While the Teletubbies remains one of the most successful kids’ TV shows, it is not without shocking scandals that have spanned the history of the four colourful aliens – Tinky Winky, Dipsy, Laa-Laa and Po.
The quartet first hit our screens on 31 March 1997, and grabbed the attention over youngsters with their gibberish language, television screens on their stomach, and unique antenna coming out of their heads, reports the Mirror.
Teletubbies has entertained more than one billion children worldwide since it premiered 25 years ago, capturing a generation of kids with its colourful characters who live in Tubbyland with their vacuum cleaner Noo-Noo, eat Tubby Custard and Tubby Toast, and are watched over by a cute Sun Baby.
The show has been translated into 45 different languages, and has won numerous awards, including two BAFTAs, and 42 Teletubbies toys are sold every minute.
But behind the scenes, secrets lingered which marred the show’s innocence, with tales of actors being fired from the show, as well as a tragic death.
Here, we take a look at what happened to the actors who played the original Teletubbies…
Tinky Winky tragedy
The largest – and seemingly oldest Teletubby – was the purple-coloured Tinky Winky.
Some viewers claimed the character was gay, as he carried a red handbag. A US evangelist told parents that the loveable purple alien was “the gay pride colour”, while his triangle antenna was the “gay pride symbol”.
Original Tinky Winky actor Dave Thompson left the show after the first few episodes following “creative differences”, and it was later reported that the show’s production company had “implied” the character was gay.
Dave said he was “proud” of his time in the role, and went on to have a successful comedy career.
He was replaced by Simon Shelton, who was a trained ballet dancer and choreographer.
Simon said he received fan mail from kids and parents, and said the speculation surrounding Tinky Winky’s sexual orientation was “really quite silly”.
Sadly, he died from hypothermia in January 2018 at the age of just 52.
The bright green Teletuubby, played by comedian John Simmit, was a hit with young viewers.
Simmit said his performance was influenced by a reggae track.
“Dipsy would say, ‘Papa Come Papa Come To Po’, which was actually my take on a classic reggae rhythm track called The Whip,” he explained.
“And I’d slip in Jamaican dance moves, a Bogle there and a Tatty here. People spotted my little wink to my culture and I’m proud of that,” he shared.
John also said wearing the heavy costumes for hours on end was an unpleasant experience, and had to wear special underwear to absorb all the sweat.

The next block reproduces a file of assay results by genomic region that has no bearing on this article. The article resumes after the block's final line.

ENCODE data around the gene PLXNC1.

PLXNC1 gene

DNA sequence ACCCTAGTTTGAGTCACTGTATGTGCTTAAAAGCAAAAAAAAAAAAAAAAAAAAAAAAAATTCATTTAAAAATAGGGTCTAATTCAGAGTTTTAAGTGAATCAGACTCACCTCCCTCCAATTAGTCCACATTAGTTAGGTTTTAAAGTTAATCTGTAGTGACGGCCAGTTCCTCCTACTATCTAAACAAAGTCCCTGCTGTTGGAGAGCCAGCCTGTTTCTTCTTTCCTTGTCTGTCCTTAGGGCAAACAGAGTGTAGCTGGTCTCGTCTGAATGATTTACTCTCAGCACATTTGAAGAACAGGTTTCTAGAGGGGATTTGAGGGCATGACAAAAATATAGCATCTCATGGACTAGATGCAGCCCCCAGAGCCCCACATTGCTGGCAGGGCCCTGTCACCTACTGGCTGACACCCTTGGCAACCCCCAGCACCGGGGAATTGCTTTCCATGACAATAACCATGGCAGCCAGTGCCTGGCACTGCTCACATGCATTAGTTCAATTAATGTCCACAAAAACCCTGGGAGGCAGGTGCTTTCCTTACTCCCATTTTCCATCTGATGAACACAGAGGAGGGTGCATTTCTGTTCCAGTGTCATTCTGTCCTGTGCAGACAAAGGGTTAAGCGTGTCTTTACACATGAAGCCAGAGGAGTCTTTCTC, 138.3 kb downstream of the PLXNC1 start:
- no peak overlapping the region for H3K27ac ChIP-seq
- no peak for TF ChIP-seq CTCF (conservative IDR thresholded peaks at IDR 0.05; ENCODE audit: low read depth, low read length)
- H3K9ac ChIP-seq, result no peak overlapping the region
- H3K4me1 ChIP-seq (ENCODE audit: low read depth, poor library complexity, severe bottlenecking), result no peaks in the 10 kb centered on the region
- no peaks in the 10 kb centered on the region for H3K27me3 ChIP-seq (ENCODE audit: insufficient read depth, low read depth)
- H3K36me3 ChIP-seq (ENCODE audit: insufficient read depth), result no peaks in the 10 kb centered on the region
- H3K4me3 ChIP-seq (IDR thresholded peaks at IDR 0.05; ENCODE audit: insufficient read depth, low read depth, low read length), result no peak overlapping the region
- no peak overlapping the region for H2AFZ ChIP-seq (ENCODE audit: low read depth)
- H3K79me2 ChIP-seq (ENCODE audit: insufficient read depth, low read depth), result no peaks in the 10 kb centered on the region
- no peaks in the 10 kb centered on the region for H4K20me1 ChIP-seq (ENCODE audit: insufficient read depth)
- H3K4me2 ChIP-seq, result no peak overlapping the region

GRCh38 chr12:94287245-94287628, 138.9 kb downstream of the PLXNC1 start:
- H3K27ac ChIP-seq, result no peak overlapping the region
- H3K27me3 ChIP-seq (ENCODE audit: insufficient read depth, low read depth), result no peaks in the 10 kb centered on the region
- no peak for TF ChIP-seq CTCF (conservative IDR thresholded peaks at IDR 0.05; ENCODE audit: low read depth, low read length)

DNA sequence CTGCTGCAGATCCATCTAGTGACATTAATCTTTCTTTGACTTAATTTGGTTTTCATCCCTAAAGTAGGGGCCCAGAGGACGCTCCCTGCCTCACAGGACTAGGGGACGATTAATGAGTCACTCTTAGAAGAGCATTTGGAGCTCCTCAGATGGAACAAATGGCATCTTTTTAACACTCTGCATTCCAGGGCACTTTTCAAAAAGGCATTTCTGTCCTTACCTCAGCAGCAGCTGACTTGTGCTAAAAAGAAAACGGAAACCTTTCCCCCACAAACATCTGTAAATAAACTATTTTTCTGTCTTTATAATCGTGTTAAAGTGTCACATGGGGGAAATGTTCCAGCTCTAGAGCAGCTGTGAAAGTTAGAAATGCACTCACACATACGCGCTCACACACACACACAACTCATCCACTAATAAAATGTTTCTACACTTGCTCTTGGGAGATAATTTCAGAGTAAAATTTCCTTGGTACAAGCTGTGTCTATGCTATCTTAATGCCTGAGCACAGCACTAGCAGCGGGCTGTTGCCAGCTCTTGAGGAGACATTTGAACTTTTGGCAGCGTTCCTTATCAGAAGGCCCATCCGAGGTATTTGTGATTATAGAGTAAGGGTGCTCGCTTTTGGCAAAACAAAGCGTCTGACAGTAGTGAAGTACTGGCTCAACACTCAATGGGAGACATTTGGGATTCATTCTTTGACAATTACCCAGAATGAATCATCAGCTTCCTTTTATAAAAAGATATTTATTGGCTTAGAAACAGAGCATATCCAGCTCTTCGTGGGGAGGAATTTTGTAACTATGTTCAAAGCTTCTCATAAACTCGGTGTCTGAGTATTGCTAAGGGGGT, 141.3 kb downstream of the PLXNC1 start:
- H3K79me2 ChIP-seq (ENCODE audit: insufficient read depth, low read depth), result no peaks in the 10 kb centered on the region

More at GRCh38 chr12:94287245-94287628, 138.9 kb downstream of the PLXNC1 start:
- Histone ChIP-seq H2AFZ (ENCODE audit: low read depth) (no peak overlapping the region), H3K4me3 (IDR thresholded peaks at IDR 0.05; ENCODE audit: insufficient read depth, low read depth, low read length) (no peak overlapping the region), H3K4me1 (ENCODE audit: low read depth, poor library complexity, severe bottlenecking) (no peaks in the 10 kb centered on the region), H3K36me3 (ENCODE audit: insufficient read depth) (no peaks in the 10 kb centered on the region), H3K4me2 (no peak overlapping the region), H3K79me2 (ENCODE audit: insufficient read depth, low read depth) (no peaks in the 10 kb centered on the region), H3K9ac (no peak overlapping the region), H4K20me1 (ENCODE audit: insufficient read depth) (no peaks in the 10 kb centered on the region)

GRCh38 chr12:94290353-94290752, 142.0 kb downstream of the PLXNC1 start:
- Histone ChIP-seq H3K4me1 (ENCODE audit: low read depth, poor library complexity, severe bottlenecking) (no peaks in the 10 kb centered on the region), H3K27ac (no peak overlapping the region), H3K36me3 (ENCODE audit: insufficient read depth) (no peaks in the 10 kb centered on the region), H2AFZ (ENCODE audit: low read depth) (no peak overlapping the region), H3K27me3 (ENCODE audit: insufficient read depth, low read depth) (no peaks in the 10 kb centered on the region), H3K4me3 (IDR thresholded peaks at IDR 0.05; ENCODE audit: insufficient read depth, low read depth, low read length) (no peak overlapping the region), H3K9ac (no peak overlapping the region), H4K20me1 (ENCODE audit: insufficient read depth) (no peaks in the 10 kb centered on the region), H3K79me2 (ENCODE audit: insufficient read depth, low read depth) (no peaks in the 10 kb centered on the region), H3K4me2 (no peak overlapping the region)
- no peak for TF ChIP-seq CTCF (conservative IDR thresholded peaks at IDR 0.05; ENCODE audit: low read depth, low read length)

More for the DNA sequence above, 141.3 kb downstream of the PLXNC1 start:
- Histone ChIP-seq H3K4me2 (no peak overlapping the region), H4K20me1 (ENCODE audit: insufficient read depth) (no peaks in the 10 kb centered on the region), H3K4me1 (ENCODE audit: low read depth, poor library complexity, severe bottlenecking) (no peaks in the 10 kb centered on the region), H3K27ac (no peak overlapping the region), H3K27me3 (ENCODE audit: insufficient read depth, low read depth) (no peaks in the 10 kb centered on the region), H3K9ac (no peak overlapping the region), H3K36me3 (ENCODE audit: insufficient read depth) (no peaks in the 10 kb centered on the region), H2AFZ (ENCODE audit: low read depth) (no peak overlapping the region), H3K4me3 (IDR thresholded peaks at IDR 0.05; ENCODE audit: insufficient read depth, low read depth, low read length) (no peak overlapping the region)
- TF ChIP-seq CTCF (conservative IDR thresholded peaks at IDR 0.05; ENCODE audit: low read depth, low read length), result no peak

“When we were out of costume, you’d have to turn your face the other way and speak to us at a distance because we were reeking and so sweaty you could wring us out. Huge props to our dressers for putting up with us!” he joked.
The second youngest of the Teletubbies was little Laa-Laa, with a curly antenna.
The character was played by trained dancer Nikky Smedley, who landed the role after replying to a newspaper ad asking for actors to star in a new kids’ TV show.
She was one of the original actors to stay in the role for the first four-year run of the show.
Nikky also previously revealed that the hot and heavy suits were a nightmare, as they had to be inside them for up to 11 hours a day.
She left the show and began working for Ragdoll Productions, and was involved in choreographing other hit kids’ shows including In The Night Garden.
The baby of the Teletubbies family was the red alien Po, who was best known for her circular-shaped antenna, and her love for bubbles and her prized scooter.
Actress Pui Fan Lee landed the role of Po shortly after leaving drama school.
She was the star of the iconic picture taken during a filming break, which showed her laid down on the fake grass still dressed in character.
Pui was a successful actress and hit the headlines when she starred in lesbian sex scenes for the Channel 4 show Metrosexuality.
“Yes, I was Po, but I am an actress, and the role looked interesting. I didn’t take the lesbian role to be deliberately controversial,” she said.
Pui returned to kids’ TV and was one of the presenters of the much-loved CBeebies series Sow Me, Show Me, alongside Chris Jarvis.
She also had a small role in Bridget Jones: The Edge of Reason in 2004, as well as 28 Weeks Later, where she played a zombie called Helen.
Pui also played Dr. Fremantle in EastEnders in 2019, and her scenes involved the autism diagnosis of Mick and Linda Carter’s son Ollie.
Jess Smith was the original Sun Baby, who was hired by producers after being spotted in a hospital.
The adorable tot would pop up at the beginning of every episode to wake the Teletubbies up, and would also appear at the end to mark sundown.
Jess played Sun Baby from 1997 to 2001, and she was replaced by a new baby called Berry when the show was revived in 2015.
She revealed that to make her laugh and squeal, her dad was in front of her playing with toys, while she was being filmed.